Washington- President Donald Trump has decided to withdraw thousands of US troops from Germany, multiple media reports said.
There has been American presence in the European nation from the post-World War II era and currently, about 34,500 US troops are stationed there.
According to The Wall Street Journal and The Washington Post, the decision would cap US troops in Germany to 25,000.
A senior US official said the administration has been discussing the move since September and that it is not linked to German Chancellor Angela Merkel’s decision not to attend a G-7 meeting Trump was to host in Washington in the end of June, according to The Wall Street Journal.
The Trump administration ordered the change in a memorandum signed recently by White House national security adviser Robert O’Brien, officials said on Friday.
Congressman Eliot Engel, chairman of the House Foreign Affairs Committee, described the decision as reckless. “Vladimir Putin (Russian president) must be delighted that the American president is gutting our own deterrent against Russian aggression in Europe,” he said in a statement.
“And the president’s (Trump) insulting dismissal of one of our most important relationships because of a personal vendetta confirms that he lacks moral leadership, respect for our allies, and understanding of our national security interests,” Engel said.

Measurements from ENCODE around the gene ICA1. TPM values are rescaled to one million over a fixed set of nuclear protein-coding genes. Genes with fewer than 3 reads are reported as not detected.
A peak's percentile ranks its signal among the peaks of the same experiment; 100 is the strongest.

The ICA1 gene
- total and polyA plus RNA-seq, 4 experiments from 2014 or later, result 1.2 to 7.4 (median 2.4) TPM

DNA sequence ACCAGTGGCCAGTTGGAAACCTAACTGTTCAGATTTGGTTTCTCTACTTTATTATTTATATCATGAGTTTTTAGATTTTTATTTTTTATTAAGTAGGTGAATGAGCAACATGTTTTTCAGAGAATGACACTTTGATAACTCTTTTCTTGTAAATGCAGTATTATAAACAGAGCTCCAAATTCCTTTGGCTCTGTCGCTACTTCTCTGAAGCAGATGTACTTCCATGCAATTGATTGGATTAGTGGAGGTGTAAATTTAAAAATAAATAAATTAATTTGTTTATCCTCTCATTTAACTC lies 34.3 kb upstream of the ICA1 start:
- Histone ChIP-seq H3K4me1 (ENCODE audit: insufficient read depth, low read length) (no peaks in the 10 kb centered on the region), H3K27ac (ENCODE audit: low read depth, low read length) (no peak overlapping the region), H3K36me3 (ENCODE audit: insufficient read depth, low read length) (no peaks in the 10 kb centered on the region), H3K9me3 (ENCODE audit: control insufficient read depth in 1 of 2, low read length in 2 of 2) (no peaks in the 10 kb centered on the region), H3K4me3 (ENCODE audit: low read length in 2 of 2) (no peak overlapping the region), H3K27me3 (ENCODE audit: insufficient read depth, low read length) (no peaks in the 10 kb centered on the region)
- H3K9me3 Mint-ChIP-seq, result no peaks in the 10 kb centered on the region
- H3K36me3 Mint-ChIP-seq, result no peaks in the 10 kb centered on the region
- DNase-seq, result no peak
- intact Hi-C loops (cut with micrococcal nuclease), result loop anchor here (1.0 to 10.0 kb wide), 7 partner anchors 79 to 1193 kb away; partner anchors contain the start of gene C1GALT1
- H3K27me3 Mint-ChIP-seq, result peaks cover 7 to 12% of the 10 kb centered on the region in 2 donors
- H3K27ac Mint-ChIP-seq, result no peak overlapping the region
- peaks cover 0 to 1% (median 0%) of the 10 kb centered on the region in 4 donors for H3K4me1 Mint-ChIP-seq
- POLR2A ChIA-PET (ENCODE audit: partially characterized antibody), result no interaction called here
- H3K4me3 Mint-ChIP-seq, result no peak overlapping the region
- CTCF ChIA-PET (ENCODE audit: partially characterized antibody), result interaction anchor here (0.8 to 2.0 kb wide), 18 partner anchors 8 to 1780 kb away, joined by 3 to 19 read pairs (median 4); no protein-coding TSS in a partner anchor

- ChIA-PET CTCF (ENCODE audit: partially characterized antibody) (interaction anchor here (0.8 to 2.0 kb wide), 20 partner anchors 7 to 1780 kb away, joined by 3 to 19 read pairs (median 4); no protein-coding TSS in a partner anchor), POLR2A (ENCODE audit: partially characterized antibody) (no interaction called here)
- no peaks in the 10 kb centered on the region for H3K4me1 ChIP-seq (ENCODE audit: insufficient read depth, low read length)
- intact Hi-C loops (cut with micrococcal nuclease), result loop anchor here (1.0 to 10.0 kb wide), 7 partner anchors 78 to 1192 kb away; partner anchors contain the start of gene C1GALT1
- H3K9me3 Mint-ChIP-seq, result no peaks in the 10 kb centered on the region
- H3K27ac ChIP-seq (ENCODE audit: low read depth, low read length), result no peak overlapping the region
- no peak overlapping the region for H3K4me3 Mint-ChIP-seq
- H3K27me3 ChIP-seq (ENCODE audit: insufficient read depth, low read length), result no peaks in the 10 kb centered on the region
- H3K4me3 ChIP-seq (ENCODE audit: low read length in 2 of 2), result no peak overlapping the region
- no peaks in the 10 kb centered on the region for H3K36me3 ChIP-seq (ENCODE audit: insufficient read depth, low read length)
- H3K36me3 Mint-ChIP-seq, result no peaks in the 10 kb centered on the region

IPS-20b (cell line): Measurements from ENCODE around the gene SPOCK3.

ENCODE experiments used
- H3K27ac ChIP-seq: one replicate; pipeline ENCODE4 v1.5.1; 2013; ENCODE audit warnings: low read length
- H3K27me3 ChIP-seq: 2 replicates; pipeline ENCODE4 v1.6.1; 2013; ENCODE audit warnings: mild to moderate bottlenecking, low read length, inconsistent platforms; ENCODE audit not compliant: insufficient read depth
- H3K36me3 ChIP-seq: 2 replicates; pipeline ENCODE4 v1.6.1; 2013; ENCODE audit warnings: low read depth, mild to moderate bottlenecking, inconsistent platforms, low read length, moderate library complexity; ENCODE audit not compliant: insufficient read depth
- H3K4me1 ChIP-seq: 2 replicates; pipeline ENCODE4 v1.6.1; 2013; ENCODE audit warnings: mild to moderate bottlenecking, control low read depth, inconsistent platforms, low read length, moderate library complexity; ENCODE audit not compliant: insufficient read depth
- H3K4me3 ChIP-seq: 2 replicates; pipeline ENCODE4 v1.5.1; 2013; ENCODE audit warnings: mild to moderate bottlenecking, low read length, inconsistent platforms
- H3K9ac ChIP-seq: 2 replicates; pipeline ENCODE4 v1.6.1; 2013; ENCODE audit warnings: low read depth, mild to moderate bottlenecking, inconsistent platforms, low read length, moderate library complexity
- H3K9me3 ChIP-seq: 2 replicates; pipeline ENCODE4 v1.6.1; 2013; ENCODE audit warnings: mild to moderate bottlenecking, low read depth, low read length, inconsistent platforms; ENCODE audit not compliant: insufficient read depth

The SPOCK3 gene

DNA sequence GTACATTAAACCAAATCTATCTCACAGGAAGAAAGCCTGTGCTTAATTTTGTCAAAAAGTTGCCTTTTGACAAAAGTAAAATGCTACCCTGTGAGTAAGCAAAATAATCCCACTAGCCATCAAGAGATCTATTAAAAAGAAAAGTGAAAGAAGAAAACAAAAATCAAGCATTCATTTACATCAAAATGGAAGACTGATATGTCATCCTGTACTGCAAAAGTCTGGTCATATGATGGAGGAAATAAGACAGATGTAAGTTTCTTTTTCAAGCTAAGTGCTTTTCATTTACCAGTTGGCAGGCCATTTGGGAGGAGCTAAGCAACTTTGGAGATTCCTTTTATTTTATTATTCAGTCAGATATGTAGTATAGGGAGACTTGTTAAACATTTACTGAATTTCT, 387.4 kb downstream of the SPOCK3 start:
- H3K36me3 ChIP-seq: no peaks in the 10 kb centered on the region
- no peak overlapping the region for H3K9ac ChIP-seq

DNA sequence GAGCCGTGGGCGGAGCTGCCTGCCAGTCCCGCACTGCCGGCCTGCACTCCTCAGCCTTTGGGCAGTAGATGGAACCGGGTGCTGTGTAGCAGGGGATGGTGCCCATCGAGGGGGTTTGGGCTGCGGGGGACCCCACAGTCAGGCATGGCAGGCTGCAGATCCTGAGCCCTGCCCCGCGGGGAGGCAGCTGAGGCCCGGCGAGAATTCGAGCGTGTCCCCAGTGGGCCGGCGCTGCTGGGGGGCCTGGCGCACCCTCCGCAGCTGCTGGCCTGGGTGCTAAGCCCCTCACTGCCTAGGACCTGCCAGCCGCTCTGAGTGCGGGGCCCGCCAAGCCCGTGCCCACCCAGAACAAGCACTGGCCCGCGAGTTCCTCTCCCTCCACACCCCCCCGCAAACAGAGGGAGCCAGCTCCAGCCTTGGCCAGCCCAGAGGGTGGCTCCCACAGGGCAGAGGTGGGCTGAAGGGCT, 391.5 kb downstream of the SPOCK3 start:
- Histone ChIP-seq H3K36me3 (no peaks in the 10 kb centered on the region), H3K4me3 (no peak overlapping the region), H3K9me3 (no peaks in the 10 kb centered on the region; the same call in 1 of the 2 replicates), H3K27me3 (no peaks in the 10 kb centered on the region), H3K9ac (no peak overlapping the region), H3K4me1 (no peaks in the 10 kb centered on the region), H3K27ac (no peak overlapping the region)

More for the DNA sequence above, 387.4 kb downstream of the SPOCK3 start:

But it is legitimately shocking that Defense Secretary Mark Esper, Joint Chiefs chair General Mark Milley, and others are staying silent as the president pushes through this reckless decision without input from senior officials or experts, he said.
In response, I will be working with my colleagues in the Congress, on both sides of the aisle, to see what can be done to reverse the decision, Engel said.
The Pentagon and the White House’s National Security Council was not immediately available for comment.
“We always knew Trump would lash out when he is under pressure domestically, but we thought he would first pull out of Afghanistan,” an unnamed official was quoted as saying by The Wall Street Journal.
“This move will not help friends of the US in Germany who are working hard to preserve the trans-Atlantic relationship, but it will boost the anti-American sentiment that has been spreading here,” the official said.
The Washington Post reported that Germany was not informed about the decision as of Friday. The reduction plan, it said, was pushed by US Ambassador to Germany Richard Grenell, who has also served for the past several months as acting director of national intelligence.
“It’s another favour to Putin and another leadership failure by this administration that further strains relations with our allies,” said Senator Jack Reed, ranking Democrat on the Senate Armed Services Committee. He called the decision as petty and preposterous.
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